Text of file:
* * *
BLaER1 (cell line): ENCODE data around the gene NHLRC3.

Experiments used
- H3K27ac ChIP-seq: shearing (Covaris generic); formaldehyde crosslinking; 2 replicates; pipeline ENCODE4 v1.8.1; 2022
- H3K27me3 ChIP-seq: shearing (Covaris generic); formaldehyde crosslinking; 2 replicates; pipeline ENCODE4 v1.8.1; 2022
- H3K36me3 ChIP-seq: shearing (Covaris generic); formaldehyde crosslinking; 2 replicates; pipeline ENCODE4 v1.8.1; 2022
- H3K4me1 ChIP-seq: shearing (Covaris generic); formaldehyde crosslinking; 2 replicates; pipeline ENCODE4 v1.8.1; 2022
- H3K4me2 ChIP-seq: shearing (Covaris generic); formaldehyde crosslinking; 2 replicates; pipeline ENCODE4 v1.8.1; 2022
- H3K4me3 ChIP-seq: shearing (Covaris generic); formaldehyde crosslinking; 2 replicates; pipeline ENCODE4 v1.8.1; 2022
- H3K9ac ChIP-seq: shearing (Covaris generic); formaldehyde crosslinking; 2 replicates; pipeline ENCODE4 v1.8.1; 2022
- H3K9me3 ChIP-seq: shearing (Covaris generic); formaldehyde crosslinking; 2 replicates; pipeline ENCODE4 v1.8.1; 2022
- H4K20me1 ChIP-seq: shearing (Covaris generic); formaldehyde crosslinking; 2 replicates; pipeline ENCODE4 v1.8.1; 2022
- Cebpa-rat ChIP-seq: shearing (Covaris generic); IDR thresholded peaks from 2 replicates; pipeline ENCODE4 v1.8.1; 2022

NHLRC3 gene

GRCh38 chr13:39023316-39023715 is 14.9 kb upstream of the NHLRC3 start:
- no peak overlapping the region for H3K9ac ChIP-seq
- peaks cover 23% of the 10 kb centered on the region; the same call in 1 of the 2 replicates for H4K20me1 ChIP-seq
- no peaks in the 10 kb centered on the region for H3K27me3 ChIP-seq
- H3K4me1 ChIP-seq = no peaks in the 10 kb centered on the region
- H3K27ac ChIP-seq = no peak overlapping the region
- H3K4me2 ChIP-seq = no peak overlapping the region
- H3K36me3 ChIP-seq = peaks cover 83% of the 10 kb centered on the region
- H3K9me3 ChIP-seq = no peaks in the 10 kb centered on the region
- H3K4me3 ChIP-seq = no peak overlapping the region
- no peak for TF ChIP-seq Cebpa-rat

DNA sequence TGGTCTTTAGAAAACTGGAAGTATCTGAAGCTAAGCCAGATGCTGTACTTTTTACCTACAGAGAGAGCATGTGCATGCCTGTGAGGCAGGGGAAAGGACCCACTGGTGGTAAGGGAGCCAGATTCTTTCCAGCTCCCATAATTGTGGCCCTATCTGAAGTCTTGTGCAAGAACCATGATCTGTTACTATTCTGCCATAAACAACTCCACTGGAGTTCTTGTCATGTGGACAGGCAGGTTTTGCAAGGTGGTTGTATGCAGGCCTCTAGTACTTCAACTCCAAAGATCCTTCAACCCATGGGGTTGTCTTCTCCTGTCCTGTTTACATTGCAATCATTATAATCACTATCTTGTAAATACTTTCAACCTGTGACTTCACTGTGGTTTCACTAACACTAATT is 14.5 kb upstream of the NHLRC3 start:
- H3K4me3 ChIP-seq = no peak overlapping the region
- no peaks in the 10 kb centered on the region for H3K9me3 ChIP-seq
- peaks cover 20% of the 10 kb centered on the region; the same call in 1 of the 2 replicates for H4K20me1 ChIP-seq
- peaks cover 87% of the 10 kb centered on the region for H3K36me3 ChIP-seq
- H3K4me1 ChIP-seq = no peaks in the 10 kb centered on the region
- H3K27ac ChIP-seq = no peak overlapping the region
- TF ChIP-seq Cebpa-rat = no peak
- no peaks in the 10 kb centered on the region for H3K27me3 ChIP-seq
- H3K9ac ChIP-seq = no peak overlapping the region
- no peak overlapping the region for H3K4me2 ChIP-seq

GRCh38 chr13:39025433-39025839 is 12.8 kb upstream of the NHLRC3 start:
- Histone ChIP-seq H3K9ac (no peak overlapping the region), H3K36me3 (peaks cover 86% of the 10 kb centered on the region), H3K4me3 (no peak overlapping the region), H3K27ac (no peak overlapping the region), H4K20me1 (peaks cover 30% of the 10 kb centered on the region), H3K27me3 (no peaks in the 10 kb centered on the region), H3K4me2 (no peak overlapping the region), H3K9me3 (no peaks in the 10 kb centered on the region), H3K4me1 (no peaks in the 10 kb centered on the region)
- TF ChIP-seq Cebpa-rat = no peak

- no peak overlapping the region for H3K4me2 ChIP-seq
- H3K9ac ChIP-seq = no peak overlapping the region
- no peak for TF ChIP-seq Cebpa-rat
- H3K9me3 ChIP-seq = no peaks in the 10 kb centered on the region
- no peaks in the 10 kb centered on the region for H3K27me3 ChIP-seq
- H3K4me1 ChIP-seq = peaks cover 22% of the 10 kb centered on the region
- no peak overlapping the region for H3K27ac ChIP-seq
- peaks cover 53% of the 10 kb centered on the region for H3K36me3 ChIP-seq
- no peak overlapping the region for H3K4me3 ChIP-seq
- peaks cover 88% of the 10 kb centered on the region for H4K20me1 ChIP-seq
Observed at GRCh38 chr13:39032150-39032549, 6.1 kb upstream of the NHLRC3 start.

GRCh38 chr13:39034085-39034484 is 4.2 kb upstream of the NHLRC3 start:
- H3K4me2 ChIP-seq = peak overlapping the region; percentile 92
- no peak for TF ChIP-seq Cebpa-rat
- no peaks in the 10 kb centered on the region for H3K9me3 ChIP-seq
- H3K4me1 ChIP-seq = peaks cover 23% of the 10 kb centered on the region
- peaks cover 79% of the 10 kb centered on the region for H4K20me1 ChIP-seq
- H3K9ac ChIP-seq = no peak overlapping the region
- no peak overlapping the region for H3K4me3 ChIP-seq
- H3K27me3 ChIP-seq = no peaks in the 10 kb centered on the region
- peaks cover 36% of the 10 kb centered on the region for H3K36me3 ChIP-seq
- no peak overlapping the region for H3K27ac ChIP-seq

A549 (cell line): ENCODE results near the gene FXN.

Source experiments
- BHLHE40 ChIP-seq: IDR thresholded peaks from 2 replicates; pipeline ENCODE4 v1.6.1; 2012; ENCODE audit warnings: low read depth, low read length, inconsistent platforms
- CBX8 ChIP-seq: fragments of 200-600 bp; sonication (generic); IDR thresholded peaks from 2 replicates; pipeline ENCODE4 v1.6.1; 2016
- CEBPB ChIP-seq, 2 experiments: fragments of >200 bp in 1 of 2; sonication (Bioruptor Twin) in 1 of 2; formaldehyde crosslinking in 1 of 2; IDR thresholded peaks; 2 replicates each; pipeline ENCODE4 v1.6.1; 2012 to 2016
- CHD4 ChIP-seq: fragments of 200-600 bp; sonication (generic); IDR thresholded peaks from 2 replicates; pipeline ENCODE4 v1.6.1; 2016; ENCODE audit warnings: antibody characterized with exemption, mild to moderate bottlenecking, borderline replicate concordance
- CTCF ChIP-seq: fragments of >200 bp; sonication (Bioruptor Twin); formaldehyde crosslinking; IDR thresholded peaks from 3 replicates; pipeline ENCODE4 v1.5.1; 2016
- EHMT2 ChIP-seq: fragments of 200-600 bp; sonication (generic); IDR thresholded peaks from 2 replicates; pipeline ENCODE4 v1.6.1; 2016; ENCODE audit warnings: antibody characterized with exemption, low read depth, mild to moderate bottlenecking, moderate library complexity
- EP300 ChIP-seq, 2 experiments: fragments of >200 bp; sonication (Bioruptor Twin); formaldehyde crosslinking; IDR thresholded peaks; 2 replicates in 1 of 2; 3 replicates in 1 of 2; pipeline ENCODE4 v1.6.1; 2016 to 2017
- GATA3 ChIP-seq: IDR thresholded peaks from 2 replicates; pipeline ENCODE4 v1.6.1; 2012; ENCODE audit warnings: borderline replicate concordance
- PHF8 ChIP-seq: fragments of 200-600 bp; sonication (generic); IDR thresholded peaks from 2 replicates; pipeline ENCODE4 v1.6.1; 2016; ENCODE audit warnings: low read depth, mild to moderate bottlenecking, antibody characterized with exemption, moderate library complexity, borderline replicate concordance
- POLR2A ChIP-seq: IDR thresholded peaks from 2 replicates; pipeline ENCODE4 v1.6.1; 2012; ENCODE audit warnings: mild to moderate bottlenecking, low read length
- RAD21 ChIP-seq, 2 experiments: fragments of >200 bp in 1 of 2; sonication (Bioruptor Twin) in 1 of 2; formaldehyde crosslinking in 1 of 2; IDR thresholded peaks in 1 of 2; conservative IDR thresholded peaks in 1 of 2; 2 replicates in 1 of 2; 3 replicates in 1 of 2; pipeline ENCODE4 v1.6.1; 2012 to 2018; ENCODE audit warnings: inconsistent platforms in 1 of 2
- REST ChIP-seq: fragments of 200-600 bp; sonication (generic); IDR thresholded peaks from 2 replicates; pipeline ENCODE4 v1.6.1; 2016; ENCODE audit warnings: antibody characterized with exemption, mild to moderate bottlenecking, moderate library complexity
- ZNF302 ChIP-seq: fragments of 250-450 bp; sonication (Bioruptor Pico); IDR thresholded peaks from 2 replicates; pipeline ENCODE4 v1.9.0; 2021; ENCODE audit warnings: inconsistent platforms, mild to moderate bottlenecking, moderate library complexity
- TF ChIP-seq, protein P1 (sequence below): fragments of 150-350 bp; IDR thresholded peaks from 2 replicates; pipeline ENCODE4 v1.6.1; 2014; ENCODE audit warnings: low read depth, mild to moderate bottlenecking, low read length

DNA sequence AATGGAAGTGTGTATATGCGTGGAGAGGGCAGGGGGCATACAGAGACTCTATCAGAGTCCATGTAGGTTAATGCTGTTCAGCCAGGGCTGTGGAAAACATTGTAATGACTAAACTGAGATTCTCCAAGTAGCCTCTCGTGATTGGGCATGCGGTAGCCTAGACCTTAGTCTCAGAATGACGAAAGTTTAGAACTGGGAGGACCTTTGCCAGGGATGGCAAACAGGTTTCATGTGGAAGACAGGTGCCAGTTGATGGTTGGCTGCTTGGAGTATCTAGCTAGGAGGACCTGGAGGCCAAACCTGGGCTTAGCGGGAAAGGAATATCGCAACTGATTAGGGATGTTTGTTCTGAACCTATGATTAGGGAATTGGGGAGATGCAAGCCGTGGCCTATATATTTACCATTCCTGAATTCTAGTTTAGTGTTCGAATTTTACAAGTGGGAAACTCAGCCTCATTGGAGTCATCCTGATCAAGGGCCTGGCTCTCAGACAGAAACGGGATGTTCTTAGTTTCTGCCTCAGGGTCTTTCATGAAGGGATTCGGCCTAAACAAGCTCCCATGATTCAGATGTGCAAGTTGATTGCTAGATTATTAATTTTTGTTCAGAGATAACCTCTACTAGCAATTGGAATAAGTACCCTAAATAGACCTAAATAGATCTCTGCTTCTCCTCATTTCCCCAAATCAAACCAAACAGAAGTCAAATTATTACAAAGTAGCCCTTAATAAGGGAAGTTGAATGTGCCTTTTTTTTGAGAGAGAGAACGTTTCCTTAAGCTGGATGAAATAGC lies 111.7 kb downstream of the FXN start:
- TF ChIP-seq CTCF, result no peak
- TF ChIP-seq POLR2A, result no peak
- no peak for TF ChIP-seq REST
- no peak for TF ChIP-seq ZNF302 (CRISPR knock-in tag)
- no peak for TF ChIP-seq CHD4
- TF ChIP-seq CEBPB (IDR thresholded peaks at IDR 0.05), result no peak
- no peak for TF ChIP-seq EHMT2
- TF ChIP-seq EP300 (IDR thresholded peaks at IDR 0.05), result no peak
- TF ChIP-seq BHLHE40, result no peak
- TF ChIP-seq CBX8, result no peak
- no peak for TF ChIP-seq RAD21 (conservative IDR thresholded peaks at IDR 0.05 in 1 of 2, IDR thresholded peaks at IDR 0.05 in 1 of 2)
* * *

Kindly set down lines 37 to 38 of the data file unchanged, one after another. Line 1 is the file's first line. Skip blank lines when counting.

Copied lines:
- Histone ChIP-seq H3K9ac (no peak overlapping the region), H3K36me3 (peaks cover 86% of the 10 kb centered on the region), H3K4me3 (no peak overlapping the region), H3K27ac (no peak overlapping the region), H4K20me1 (peaks cover 30% of the 10 kb centered on the region), H3K27me3 (no peaks in the 10 kb centered on the region), H3K4me2 (no peak overlapping the region), H3K9me3 (no peaks in the 10 kb centered on the region), H3K4me1 (no peaks in the 10 kb centered on the region)
- TF ChIP-seq Cebpa-rat = no peak